Modern telescopes allow us to marvel at the diverse galaxies scattered through the vast expanse of space. Each galaxy appears unique, but many share common features with others billions of light years away. These stunning images pose some fundamental questions. How did these galaxies come to be? What will happen to them? What does their appearance tell us about their past? We know it takes a very long time to build a galaxy; most of the nearby galaxies have been evolving for over 10 billion years. While galaxy evolution is exciting, we can hardly sit and wait for a galaxy to evolve in front of our eyes! Instead, the remarkably realistic simulated universes that are now being generated with modern supercomputers could hold the key to answering some of these questions. We are excited to announce a new image set of simulated galaxies from the EAGLE project. With your help, this will let us track how individual galaxies take their shape in a sophisticated simulated universe.
Computer models are increasingly powerful tools in astronomy, providing a tantalising glimpse into how galaxies evolve. We can follow the formation of galaxies in a simulated universe, once we include relevant processes such as the formation of stars, the growth of black holes and supernova explosions. The EAGLE project is a modern example of this, produced by a large international collaboration. EAGLE was run on a supercomputer using 4000 computer processors simultaneously over 4 months to generate a model universe. EAGLE is one of the most detailed model universes to date, and, along with the Illustris project, represents a historical advance in understanding various aspects of galaxy formation theory. This allows us to go through the 14 billion year history of the Universe in record time; from minuscule variations in the temperature of the first light of the Universe, to the emergence of the galaxies we see today. These detailed simulated galaxies have complex structure, particularly for galaxies as massive as our Milky Way. In EAGLE we can follow each galaxy’s complex family tree, providing a model for the direct evolution of individual galaxies. The EAGLE researchers ‘light up’ these simulated galaxies by modelling how stars shine, and how their light is obscured by dust.
To enable these simulated galaxy images to tell us more about the galaxies in our real Universe, we can harness the power of Galaxy Zoo. Collecting Galaxy Zoo classifications of the EAGLE galaxies will help our understanding of how the physical properties of galaxies translate to what we see through our telescopes. What’s more, by classifying simulated galaxies at different stages of their lives, we get an idea of how each galaxy took its shape, and insights into what physical processes are working behind the scenes. Could an unassuming elliptical galaxy be the faded remnant of a once grand spiral? Or even a relic from a catastrophic collision between galaxies? By following the evolution of galaxies in EAGLE, we may find this out.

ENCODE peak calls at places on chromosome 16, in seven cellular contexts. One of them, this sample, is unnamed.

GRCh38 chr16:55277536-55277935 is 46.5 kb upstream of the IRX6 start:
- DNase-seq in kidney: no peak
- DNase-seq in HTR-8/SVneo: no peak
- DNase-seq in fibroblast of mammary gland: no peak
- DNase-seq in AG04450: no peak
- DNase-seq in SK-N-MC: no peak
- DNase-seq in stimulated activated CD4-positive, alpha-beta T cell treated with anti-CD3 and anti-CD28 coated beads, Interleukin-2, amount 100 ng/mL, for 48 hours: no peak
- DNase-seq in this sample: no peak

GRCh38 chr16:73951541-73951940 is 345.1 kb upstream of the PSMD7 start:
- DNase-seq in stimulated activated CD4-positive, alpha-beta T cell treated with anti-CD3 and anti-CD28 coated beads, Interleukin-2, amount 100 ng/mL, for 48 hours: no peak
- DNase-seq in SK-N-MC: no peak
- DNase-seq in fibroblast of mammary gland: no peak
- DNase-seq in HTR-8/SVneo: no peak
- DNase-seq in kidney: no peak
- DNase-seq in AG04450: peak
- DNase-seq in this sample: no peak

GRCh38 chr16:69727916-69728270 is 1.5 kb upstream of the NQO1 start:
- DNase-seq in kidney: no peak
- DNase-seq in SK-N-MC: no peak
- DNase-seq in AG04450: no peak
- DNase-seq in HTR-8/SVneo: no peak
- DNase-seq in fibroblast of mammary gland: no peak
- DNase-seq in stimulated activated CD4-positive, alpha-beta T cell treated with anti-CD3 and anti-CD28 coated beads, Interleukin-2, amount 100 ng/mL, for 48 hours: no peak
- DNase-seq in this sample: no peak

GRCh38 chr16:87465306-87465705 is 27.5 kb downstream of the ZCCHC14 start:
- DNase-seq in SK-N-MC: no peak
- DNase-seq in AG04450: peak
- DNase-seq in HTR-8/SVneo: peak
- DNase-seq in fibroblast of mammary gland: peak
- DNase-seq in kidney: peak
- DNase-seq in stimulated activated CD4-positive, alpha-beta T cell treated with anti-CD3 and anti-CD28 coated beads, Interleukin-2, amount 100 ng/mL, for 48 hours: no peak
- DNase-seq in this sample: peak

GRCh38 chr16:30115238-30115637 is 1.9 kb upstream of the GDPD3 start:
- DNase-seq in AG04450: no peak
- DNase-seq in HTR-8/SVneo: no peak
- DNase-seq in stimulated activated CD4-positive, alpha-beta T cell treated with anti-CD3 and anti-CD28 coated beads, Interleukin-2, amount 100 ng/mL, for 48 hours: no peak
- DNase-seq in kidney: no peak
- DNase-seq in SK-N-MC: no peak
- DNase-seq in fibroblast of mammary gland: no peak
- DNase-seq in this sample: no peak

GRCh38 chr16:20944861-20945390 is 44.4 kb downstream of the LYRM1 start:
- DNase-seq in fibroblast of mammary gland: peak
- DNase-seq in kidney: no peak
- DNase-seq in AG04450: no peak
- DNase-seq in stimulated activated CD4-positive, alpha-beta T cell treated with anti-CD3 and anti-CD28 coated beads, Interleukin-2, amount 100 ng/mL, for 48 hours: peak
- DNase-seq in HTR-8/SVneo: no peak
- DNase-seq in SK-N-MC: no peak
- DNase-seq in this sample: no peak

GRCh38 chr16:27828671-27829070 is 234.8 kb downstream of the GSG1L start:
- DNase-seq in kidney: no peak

For this experiment, we make images of all the simulated galaxies that have as many stars as the Milky Way or more at EAGLE’s ‘present day’ (14 billion years after the Big Bang) and use their galaxy family trees to take snapshots of the galaxy throughout its life, back to when the Universe was less than half its age. We make these images appear in the same way as those from the Sloan Digital Sky Survey (SDSS), which will let us compare directly to real data. Example images for three present-day galaxies can be seen in the figure above. An important aspect of the experiment is that some galaxies taken from the early EAGLE universe, which we would struggle to detect even with our most powerful telescopes, are shown as if they were local galaxies. These can take more unusual or chaotic forms. Classifying these galaxies under the same conditions as their descendents will give exciting new insight into why galaxies appear the way they do, and how they took their shape.
This is not the first time Galaxy Zoo has classified galaxies from a simulated universe: you may remember classifying images from the Illustris project, which produced valuable insight into both the models and our real Universe at the present day (see Hugh’s previous blog). We are optimistic that the different imaging techniques and inclusion of dust effects in these new images will improve the resemblance between real and simulated galaxies, and the new approach of looking at galaxies through cosmic time will lead to new discoveries.
Most of the galaxies you see on Galaxy Zoo will continue to come from our survey of the Southern sky, but EAGLE galaxies will appear no more than 20% of the time. Your classifications of these images will help scientists tremendously in understanding the evolution of galaxies. Computer experiments are the closest thing we have to a laboratory where we can test our theories of how galaxies form, and, thanks to the Galaxy Zoo, everyone can play a part!